I put on events, team building activities, and introductory specials trying to keep the business afloat. I’m not going to tell you about all the times a trainer has taken the clients I gave them and started their own thing. But what I will tell you is that years later, none of those trainers are still training, and the members trickle back. I will also tell you that now my staff is the most amazing staff ever and I don’t think I will ever have that happen again. We are a team.

I have learned so much in the last 14 years. I kept upgrading our warehouse and even took out a $77,000 loan with a steep year pay-off where they took 33% of my income every day until it was paid off. We made it through that year, and our lease was up on our space. The landlord was awful, and I decided to move into a huge retail space that used to be a Sears. I couldn’t afford it, but my new landlord offered me 3 months free rent. My new landlord is amazing. We went for it and in that 3 months I decided that if Camp Rhino failed, I only had myself to blame.

I was going to do everything I could to cover the new rent. I’ve always been an optimist and I’ve always thought that no matter what we would be okay. I gave up my house, moved into an apartment, stopped getting all personal grooming such as nails, etc, to save money. I stopped going out to eat and lived as frugally as possible. I cut everything I could in the business except employee pay.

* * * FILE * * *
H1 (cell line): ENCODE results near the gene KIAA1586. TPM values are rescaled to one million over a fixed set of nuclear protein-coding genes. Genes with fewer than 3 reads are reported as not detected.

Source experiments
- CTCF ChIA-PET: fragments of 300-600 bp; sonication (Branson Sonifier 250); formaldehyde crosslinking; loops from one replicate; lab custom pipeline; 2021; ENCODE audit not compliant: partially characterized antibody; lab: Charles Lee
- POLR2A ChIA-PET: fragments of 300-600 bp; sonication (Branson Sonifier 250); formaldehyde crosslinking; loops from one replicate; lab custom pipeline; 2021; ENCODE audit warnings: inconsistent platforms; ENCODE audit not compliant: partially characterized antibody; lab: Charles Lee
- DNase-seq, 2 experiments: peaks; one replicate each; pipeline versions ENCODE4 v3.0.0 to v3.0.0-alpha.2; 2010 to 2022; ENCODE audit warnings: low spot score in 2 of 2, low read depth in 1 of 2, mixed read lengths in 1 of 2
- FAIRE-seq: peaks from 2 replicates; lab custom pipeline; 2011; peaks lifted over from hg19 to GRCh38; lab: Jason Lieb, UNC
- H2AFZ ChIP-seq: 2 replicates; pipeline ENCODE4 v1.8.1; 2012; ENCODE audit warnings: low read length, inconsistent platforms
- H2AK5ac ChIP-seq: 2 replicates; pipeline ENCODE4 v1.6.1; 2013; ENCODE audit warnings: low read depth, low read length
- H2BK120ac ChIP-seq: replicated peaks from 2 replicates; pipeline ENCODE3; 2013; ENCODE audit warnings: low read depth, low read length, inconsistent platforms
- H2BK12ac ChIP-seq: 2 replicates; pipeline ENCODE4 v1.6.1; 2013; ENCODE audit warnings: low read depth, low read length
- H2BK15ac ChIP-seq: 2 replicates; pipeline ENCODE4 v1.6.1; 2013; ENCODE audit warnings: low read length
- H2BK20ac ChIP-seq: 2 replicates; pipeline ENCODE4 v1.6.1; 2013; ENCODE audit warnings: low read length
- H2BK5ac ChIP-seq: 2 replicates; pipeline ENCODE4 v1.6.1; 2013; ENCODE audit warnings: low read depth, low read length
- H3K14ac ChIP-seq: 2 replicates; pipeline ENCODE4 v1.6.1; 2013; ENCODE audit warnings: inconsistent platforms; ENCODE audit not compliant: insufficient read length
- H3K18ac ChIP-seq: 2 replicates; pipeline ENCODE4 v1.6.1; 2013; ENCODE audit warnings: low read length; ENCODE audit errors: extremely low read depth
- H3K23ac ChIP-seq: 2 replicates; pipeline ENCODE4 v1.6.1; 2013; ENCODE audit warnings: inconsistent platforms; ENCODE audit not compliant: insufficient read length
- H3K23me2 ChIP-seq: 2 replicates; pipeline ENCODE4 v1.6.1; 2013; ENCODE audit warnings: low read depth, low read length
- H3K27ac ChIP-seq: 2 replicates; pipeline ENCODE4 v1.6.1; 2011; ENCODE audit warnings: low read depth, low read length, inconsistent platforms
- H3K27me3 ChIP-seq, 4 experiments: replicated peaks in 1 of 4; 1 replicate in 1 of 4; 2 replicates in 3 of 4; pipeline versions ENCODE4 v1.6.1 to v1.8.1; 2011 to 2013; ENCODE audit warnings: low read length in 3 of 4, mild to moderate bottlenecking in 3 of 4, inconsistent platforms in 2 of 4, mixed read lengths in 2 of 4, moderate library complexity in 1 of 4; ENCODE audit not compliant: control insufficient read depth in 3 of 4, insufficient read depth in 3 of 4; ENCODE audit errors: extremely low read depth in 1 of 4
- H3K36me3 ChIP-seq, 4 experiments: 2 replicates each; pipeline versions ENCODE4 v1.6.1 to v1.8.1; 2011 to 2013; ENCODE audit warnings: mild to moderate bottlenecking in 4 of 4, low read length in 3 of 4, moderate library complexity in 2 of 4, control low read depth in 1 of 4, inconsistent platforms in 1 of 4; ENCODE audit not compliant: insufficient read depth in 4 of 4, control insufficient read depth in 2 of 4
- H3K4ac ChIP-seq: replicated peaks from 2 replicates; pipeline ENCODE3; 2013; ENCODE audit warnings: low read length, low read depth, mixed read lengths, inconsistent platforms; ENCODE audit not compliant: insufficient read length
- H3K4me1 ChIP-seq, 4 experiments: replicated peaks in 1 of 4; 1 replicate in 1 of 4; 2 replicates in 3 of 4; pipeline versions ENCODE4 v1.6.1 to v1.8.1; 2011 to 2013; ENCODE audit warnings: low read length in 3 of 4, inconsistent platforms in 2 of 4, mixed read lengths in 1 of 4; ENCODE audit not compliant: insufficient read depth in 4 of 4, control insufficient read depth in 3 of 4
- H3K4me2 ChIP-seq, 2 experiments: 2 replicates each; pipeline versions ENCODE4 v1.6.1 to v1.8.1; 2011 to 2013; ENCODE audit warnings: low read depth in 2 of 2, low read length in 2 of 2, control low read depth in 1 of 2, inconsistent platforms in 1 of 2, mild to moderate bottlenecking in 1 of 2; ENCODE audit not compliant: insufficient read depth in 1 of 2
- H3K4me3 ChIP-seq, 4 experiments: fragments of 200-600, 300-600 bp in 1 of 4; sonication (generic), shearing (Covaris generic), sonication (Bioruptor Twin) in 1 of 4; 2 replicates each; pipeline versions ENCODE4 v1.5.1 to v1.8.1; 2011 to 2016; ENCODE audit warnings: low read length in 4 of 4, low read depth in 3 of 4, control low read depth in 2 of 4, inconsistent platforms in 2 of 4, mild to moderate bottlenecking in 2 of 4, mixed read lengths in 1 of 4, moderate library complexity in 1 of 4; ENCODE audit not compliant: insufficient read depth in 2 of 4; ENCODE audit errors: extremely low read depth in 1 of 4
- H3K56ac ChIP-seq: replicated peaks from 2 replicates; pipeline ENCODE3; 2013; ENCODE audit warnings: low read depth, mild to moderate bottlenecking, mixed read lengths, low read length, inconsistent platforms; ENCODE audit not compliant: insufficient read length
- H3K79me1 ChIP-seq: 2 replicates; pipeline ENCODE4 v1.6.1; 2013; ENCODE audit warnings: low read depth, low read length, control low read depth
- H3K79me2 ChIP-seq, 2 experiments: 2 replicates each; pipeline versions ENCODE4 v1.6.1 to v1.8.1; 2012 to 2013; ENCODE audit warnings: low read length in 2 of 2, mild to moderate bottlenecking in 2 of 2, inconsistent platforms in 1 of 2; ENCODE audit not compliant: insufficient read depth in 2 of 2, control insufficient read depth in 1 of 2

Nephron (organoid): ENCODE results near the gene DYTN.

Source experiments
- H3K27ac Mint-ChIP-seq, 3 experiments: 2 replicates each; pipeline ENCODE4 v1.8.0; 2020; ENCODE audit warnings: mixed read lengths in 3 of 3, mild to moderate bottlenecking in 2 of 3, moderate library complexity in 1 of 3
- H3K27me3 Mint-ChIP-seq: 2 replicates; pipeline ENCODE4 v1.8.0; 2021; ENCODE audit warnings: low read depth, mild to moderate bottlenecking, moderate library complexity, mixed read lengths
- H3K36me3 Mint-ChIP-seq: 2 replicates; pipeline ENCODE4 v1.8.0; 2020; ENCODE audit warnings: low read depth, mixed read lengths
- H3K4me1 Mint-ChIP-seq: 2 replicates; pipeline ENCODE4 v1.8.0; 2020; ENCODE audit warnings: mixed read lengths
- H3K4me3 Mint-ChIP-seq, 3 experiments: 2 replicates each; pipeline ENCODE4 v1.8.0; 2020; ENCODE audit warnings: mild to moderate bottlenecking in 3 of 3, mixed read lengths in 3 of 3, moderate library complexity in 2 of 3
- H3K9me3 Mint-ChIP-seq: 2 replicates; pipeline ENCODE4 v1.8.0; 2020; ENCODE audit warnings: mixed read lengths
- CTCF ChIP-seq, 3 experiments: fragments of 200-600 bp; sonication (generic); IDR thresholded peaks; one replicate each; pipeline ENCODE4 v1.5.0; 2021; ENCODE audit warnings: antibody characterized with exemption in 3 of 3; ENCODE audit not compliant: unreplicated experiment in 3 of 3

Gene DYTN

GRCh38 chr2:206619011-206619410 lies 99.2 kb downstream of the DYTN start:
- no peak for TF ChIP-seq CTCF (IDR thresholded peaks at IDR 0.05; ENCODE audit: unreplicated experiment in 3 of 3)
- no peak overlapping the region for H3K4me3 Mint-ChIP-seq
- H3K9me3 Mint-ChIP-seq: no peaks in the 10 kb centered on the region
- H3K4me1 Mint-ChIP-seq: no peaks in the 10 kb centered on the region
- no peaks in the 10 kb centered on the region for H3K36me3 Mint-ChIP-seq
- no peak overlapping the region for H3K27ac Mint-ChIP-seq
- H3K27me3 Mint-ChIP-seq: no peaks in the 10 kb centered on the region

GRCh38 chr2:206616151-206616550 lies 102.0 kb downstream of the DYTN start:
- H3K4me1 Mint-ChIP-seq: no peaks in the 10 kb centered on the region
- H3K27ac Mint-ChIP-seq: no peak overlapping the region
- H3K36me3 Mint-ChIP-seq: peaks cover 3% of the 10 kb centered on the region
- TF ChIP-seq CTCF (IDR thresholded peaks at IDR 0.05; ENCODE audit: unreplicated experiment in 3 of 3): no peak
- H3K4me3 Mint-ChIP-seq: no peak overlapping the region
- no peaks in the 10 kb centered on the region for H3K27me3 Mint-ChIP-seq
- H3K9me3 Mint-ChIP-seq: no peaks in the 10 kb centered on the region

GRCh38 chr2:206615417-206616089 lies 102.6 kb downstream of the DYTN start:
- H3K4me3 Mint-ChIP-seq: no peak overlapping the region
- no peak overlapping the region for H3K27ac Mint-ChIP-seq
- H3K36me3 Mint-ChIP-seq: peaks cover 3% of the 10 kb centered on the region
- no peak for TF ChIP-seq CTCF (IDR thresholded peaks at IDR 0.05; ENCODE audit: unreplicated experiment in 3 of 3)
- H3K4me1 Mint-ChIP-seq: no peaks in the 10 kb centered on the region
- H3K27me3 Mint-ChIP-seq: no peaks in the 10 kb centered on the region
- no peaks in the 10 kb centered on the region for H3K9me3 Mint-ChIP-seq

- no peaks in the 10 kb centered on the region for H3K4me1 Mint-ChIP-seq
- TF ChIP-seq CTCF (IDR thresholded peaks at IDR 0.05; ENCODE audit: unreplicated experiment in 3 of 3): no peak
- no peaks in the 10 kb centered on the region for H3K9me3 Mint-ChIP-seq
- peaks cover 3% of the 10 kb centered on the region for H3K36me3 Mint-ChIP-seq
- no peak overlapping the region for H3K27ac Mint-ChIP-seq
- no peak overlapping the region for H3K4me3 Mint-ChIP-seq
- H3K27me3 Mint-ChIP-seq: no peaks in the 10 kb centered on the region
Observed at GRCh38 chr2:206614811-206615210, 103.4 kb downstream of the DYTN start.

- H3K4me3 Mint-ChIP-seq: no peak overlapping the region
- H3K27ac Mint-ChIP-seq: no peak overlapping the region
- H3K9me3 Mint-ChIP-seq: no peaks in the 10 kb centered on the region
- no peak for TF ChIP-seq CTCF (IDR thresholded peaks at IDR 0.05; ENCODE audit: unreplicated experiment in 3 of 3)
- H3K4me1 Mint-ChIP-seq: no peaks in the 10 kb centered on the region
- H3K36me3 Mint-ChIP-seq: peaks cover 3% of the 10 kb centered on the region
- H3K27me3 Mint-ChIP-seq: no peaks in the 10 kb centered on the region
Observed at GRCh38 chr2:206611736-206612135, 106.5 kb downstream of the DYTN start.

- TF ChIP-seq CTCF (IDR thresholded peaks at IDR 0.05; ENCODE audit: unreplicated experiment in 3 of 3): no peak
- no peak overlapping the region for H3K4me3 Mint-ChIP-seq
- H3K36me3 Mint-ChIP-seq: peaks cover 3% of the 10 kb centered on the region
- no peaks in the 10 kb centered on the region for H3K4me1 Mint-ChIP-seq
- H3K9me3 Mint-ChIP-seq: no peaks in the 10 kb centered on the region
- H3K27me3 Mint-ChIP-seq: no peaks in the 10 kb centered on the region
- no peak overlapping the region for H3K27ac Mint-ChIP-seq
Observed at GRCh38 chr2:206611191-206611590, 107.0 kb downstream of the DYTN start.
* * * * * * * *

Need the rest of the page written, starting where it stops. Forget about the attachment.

At this time, I realized that I could not advance the business if I was coaching full time. I had to step down as a coach and step up as the gym owner. I stopped watching TV and listened to business podcasts. I hired a business mentor, Chris Cooper, and devoted my life to saving Camp Rhino.

Each month, we made it. And each month we continued to improve Camp Rhino. I have so much to share with potential gym owners on how to overcome the odds and become successful. We went from one location to two locations (we are working on our third), and 13 Full-Time Staff members.

I first met Josh Goldman, the GM of Power Systems, last summer at a Fitness Convention. We talked about our core values and our love for our employees. I knew that I would love working with Power Systems in any capacity because of the organization’s mission to help change the world. Now being able to come full circle and be a part of Power Systems is a dream come true.

In 2004, I bought my agility equipment and parachutes from Power Systems. Now, in 2018, I found myself in a product development meeting helping them figure out ways to help gym owners. I am beyond excited to help Power Systems teach gym owners how to run a healthy business, while simultaneously testing the new, awesome equipment they roll out each year.

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About Julie Johnston

Julie Johnston is the founder and owner of Camp Rhino, a first of its kind boot camp, indoor obstacle course, and Rhino CrossFit affiliate, in Las Vegas, NV. Over the past 14 years, Johnston and her team have grown Camp Rhino from one of the first outdoor boot camp classes to a one-of-a-kind fitness experience with two (soon to be three) locations. With 14 years experience as a physical fitness trainer and 17 years experience as an entrepreneur, Johnston stays ahead of the curve with never-seen-before fitness programs and business ideas.